of the painters who had worked in the
house the day before had left some waste
cloth in his overalls pocket and had
thrown the overalls down on the stair
way. Sometime during the night it is
supposed that the waste cloth was ig
nited by spontaneous combustion. The
overalls were all destroyed except the
"You are not dead yet, because your
chin is warm." This was the language
of the half-drunk stranger who picked
up J. Wagner of Belwood last week,
after the latter had been run over by a
team and wagon and suffered three
broken ribs and many bruises on his
face and body. And, indeed it looked
for a while as if Wagner was fatally
injured. It is not known how he hap
pened to get under the feet of the pass
ing team. He was taken to St. Mary's
hospital where his fractures were re
duced and his bruises treated. Mr.
Wagner, who is an insurance agent at
Belwood, was taken home Monday.
W. II. Swartsley, the well-known
Platte county poultry man was judge of
the poultry department of the Madison
county fair last week. Mr. Swartsley
spoke in highest terms of the exhibit at
Madison but says that the heavy rains
almost ruined the fair from a financial
standpoint. He also said that Mm.
Luther North, who had some Barred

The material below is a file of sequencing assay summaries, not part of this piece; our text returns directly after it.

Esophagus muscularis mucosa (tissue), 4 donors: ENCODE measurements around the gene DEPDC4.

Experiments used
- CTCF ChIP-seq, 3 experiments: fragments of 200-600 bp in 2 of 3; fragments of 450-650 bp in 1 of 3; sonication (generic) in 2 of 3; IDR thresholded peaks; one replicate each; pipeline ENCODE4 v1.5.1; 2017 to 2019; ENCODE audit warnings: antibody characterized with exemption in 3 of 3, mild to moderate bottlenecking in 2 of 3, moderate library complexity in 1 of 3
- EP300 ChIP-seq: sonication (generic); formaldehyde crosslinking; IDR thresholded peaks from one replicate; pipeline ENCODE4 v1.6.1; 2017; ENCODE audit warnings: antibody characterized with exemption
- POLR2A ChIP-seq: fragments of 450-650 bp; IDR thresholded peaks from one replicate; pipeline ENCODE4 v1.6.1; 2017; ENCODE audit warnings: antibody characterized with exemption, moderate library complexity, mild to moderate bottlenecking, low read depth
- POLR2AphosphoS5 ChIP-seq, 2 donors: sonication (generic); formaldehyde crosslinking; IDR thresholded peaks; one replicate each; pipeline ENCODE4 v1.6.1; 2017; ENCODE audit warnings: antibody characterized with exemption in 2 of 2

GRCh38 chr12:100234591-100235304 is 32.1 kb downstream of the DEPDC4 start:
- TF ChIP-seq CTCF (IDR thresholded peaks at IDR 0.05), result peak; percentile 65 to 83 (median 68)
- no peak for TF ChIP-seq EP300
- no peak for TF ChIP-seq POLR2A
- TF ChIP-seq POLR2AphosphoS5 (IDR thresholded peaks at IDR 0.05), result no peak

Rocks and Rhode Island Reds in the
exhibition won the lion's share of the
prizes. Mr. Swartsley says that a good
many entries will be made at the Boone
county fair at Albion this week by
Platte county poultry raisers and that
be anticipates a '"'large 'attendance' at
Albion from Columbus.
Owing to the anxiety of the incoming
students at the Creighton Dental col-
M6?0 to Ket to work, the infirmary at that
institution will le opened Monday
morning, with free attention for all who
apply. Secretary Condon of Humphrey
arrived in the city and Friday and im
mediately took charge of the affairs un
der Dean Ryan, and the school will
open on October 1. A meeting of the
faculty was held as soon as Dr. Condon
arrived and it was decided to open up
the infirmary at once. The roll of stu
dents at the college is double what it
was at the opening last year, and the
success of the school is considered to be
phenomenal by Dr. Condon and the
faculty. Omaha World-Herald.
The young people of the Presbyterian
church were entertained by the mem
bers of the Christian Endeavor society
last Friday evening at the home of Dr.
E. H. Nanman, A short entertaining
program was given. Among other
things, much merriment was occacioned
by the discovery of four of our promi
nent and professional men. Dr. Luesch
en, Attorney McElfresh, Dr. Campbell
Carl Becker, each holding a fluffy white
apron and holding a pan ef potatoes,
ready to begin to pare at a given
moment. The purpose of the contest
was to see which young man could do
the neatest work in the shortest time.
They were stimulated to do their best
by an excited and admiring audience of
young ladies. The palm of merit was
gracefully won by Mr. MoElfresh and
justly awarded by competent judges
composed of married ladies. Miss Olga
Rasmussen carried off the honors in a
guessing game entitled, A Romance in
Song." Candy was served during the
evening. All present expressed them
selves as having an enjoyable.time.
Deaumd Crtttsj Infply.
People who want to improve the
theatre should go to the theatre. The
demand creates the supply, but no